Given a seven-element set
, there are 30 ways to define a Fano plane on it. Let us call a line of such a Fano plane—that is to say an unordered triple from X
—ordinary or defective, according to whether the sum of two smaller integers from the triple is or is not equal to the remaining one, respectively. A point of the labeled Fano plane is said to be of the order s
, if there are s defective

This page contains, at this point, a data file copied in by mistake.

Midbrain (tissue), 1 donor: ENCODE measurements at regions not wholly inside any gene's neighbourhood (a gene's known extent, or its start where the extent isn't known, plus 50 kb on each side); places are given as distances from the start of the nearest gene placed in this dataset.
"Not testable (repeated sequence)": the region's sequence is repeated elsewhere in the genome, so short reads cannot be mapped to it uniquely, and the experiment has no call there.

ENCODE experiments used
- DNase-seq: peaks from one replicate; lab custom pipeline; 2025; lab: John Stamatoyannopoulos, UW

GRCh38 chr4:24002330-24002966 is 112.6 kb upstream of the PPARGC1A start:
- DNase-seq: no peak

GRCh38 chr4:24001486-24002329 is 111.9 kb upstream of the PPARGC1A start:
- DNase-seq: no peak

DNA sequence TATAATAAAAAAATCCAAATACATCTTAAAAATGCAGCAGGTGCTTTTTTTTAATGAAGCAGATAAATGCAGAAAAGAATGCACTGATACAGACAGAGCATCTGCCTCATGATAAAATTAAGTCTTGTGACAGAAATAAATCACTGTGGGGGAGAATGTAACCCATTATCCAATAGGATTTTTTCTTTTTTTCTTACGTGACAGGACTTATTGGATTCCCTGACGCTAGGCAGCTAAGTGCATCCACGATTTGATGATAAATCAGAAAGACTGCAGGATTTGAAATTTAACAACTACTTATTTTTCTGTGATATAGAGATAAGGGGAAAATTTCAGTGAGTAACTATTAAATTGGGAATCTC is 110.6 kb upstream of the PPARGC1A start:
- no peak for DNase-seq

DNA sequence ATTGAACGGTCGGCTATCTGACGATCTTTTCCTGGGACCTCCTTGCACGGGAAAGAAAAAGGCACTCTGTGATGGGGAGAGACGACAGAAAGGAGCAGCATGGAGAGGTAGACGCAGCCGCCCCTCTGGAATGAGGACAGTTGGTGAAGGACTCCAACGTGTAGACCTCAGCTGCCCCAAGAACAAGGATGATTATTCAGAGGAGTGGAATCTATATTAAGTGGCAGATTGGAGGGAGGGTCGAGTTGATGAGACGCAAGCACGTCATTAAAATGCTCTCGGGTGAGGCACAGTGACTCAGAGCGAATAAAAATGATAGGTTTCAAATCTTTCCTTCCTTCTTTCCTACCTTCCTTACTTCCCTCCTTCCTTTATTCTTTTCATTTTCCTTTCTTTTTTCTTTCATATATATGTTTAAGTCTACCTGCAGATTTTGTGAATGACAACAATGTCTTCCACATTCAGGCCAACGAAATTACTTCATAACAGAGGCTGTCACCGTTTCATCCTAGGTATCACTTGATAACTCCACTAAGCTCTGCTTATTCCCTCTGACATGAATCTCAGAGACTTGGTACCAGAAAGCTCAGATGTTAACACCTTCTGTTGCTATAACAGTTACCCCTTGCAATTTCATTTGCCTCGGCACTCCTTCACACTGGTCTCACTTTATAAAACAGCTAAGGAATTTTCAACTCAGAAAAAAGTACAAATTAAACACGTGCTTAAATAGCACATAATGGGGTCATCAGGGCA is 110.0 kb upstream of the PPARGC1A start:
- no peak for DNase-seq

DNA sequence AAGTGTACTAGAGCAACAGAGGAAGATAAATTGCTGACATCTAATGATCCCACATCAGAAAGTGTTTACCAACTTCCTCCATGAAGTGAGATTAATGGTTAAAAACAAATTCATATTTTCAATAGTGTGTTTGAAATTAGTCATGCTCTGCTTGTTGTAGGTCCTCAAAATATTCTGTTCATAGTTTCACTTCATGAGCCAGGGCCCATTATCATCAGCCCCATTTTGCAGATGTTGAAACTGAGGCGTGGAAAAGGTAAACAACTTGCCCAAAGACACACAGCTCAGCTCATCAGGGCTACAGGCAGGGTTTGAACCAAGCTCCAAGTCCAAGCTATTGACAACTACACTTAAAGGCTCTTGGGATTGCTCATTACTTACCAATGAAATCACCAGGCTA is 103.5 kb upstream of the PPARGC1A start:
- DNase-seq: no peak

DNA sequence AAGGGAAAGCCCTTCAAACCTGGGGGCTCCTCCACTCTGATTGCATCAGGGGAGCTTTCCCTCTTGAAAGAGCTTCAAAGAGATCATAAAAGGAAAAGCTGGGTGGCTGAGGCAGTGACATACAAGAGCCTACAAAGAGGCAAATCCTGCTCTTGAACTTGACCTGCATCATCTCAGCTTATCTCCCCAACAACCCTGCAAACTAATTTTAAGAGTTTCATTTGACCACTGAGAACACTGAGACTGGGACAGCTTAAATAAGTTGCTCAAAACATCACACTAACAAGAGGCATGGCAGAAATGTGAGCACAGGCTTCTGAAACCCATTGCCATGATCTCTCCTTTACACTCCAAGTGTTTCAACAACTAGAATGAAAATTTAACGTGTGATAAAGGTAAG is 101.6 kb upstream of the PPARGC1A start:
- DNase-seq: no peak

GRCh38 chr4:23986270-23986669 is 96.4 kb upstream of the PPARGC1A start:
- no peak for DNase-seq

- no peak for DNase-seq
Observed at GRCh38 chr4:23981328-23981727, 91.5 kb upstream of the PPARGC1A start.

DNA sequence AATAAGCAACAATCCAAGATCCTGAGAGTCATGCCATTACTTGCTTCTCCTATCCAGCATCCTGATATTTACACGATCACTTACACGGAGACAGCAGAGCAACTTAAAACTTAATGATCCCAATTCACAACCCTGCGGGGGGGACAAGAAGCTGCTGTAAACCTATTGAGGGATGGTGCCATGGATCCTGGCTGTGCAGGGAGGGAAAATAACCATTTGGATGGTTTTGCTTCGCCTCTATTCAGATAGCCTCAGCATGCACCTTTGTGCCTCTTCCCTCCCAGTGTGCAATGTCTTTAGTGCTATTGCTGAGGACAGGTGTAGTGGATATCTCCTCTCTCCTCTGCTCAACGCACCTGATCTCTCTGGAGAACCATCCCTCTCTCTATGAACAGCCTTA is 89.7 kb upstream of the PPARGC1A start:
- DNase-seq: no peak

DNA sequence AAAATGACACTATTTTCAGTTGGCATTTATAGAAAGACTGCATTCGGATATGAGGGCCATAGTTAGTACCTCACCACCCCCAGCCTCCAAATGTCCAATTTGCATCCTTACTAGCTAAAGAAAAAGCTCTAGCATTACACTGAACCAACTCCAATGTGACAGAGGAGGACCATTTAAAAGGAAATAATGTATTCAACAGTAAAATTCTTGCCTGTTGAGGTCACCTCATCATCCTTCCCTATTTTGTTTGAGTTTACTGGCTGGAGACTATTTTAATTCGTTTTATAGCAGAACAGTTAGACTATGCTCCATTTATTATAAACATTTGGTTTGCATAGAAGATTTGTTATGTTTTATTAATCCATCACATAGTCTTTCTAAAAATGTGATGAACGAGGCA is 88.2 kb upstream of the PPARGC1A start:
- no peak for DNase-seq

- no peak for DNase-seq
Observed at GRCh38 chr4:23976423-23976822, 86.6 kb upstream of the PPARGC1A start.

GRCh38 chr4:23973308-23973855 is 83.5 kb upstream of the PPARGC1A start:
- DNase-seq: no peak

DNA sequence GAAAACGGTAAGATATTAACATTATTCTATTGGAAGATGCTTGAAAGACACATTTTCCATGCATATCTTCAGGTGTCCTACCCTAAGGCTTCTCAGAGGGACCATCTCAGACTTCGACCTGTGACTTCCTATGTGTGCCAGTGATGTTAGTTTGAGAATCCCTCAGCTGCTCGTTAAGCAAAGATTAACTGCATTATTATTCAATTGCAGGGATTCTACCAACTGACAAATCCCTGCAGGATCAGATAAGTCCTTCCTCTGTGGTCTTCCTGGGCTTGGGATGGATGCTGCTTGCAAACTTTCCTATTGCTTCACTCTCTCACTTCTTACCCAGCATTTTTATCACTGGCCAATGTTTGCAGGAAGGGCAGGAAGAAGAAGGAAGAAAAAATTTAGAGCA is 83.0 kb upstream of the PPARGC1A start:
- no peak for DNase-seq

lines passing through it. With such structural refinement in mind, the 30 Fano planes are shown to fall into eight distinct types. Out of the total of 35 lines, nine ordinary lines are of five different kinds, whereas the remaining 26 defective lines yield as many as ten distinct types. It is shown that no labeled Fano plane can have all points of zero-th order, or feature just one point of order two. A connection with prominent configurations in Steiner triple systems is also pointed out.
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